For those in the marijuana culture, “4/20” is the highest holiday.

For close to 40 years, April 20  -- the 20th day of the fourth month-- has been the day to celebrate all things marijuana and to call for loosening of what many say are outdated laws that ban the substance.

But the origins of the day have been as hazy as the clouds of smoke that waft from the hundreds who gather in public spaces to celebrate it. Here’s a look at how “Weed Day” began and where it’s headed now.

Why 4/20?

Though “420” is often used in pot parlance, few are sure how the term became rooted in popular culture. It’s fairly certain that the word began in California and spread from there, but why remains a mystery.

Some claimed it refers to sections of the California penal code banning the use of marijuana, but in fact, Section 420 actually deals with the legal right to enter public buildings or lands.

Others theorized it refers to a police radio code, but the Los Angeles Police doesn’t have a code 420 and, while the San Francisco Police do, their 420 code refers to a "juvenile disturbance."

The now widely accepted origin story traces back to a group of high school students, believe it or not.

The group’s members were buddies from San Rafael High School in northern California who called themselves "the Waldos," a nod to the term comedian Buddy Hackett used to describe odd people.

During the fall of 1971, the group began meeting after class, at exactly 4:20 p.m., to smoke a joint, and then head out to look for a legendary marijuana crop in the hills they had heard about.

The Waldos never did find the patch, but their private use of the term "420" somehow took on a life of its own. These days, it’s simply become shorthand for pot itself.

Why does Canada still celebrate 4/20?

For years, thousands of pot enthusiasts have gathered on Ottawa’s Parliament Hill, and in front of legislative buildings and art galleries in Toronto, Vancouver and other cities, to call for change to the provisions of the Controlled Drugs and Substances Act and other legislation that ban cannabis use. It all culminates with a synchronized smoke at 4:20 p.m.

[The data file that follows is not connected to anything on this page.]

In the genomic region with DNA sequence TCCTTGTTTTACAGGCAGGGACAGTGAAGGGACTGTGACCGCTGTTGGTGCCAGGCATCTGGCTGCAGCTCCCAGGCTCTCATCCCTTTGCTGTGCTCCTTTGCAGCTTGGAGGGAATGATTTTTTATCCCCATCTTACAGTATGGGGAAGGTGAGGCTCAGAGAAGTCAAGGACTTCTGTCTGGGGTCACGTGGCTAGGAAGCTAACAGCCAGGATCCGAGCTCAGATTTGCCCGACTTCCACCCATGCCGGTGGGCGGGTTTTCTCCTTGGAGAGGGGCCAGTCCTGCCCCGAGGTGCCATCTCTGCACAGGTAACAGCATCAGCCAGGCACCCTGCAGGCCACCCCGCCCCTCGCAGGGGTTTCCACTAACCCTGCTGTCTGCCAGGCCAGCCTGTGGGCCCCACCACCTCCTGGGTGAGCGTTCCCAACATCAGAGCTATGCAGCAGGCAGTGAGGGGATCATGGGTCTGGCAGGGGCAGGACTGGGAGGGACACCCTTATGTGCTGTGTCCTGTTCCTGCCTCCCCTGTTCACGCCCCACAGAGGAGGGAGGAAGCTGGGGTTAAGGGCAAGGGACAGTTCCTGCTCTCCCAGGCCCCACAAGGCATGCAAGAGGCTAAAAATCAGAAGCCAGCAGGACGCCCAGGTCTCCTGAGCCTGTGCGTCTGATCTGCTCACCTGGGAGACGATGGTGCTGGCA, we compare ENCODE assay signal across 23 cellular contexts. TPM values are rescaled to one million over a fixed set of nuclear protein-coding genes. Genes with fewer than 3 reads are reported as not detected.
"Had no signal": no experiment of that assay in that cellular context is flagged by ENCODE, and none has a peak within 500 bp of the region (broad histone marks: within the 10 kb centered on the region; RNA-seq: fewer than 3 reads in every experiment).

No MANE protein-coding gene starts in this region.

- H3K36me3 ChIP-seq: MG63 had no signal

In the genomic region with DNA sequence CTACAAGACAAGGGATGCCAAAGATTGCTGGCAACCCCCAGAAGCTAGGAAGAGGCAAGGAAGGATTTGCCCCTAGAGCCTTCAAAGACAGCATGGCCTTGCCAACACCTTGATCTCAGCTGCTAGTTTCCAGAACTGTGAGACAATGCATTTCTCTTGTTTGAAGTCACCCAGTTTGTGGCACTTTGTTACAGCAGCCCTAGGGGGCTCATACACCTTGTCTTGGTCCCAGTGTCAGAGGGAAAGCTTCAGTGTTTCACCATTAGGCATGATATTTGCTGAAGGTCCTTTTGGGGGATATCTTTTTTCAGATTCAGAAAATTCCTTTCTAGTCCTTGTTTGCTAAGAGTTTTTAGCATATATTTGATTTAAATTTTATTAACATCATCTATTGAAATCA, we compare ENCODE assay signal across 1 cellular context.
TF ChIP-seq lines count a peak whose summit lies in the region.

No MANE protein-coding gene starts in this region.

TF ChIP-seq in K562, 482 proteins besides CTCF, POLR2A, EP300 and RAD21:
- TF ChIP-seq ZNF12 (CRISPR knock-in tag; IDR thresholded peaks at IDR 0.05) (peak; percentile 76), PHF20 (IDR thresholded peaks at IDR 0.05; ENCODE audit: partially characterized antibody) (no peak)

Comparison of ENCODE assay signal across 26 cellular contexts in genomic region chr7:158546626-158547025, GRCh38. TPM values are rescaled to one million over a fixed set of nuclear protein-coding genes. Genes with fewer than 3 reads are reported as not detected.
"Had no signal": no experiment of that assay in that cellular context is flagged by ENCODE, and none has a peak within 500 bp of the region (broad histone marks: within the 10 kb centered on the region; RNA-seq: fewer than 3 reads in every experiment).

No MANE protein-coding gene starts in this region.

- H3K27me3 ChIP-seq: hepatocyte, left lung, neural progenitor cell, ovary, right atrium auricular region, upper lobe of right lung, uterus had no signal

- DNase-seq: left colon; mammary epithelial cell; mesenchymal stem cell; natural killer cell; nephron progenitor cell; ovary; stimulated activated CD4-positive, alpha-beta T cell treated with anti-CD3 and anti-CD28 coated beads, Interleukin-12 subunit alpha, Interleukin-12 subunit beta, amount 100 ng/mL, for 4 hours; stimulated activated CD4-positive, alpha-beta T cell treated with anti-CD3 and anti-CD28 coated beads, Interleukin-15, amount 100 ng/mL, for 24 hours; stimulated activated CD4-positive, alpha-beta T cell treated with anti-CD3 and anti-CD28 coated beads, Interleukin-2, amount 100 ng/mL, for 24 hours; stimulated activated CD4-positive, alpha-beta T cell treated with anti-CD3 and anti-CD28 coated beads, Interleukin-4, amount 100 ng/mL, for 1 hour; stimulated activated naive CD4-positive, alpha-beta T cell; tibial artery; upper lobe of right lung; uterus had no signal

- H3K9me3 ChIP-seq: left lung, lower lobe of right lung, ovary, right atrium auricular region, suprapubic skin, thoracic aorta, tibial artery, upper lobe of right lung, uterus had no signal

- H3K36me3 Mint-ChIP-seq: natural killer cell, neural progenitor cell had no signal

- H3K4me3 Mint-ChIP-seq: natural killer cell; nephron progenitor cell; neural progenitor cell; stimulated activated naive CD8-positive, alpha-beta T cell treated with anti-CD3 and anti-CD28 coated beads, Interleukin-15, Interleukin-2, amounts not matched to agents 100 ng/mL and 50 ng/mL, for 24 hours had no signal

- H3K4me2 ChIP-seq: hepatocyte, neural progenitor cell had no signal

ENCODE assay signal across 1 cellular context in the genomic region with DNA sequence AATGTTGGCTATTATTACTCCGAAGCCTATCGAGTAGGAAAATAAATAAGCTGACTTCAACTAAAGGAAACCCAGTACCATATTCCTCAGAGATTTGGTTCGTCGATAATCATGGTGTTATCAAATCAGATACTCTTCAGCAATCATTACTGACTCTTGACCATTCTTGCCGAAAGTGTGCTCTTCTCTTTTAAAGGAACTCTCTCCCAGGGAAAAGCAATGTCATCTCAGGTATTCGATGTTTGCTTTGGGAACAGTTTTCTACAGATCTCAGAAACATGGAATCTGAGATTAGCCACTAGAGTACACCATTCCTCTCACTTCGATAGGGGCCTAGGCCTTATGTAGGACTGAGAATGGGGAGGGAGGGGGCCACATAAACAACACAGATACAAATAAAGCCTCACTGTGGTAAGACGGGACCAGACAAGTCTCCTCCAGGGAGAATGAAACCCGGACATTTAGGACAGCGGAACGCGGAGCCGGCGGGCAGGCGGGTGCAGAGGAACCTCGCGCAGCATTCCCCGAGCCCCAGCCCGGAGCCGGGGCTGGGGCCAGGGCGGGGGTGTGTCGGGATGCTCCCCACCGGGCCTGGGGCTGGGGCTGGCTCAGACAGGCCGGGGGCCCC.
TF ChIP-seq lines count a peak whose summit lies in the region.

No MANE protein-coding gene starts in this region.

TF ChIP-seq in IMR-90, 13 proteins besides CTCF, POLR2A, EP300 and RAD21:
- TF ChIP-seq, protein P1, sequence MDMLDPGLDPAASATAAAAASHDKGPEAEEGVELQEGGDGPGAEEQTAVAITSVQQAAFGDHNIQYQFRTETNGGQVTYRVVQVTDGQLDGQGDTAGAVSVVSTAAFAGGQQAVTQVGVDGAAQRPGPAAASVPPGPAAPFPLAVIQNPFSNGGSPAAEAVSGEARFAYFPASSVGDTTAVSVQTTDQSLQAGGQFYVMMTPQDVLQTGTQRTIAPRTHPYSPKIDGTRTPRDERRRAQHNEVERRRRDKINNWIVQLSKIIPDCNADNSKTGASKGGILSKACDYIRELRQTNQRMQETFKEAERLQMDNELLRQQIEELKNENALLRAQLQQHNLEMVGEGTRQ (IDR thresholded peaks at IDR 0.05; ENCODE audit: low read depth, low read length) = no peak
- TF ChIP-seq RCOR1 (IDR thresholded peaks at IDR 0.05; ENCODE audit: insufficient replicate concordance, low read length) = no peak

But with recreational pot use about to become legal in just a few months, is there still any need? Pot activists say there is still plenty to fight for.

Many want to ensure there’s a “mixed retail” model, so that private merchants can sell cannabis alongside government entities, such as Ontario’s LCBO stores. Others want the right to open cannabis lounges.

And still others want to pot use in public spaces made legal, as well as special events permits similar to the temporary alcohol licences that are granted for summer outdoor events.

Why does the U.S. still celebrate 4/20?

Though pot is now legal in eight states, activists in the U.S. say there is still much work that needs to be done. Nothing has changed with federal laws, where marijuana is still a “Schedule 1” drug. That’s the same category as heroin, a category for drugs "with no currently accepted medical use and a high potential for abuse.”

U.S. pot activists also say they worry that the White House under U.S. President Donald Trump is still hostile toward legal marijuana.

But it’s true that in some areas where recreational marijuana use is now legal, 4/20 events are not what they used to be. In Colorado, celebrations have dropped off significantly in the six years since the state legalized the drug’s use.

With files from The Associated Press and The Canadian Press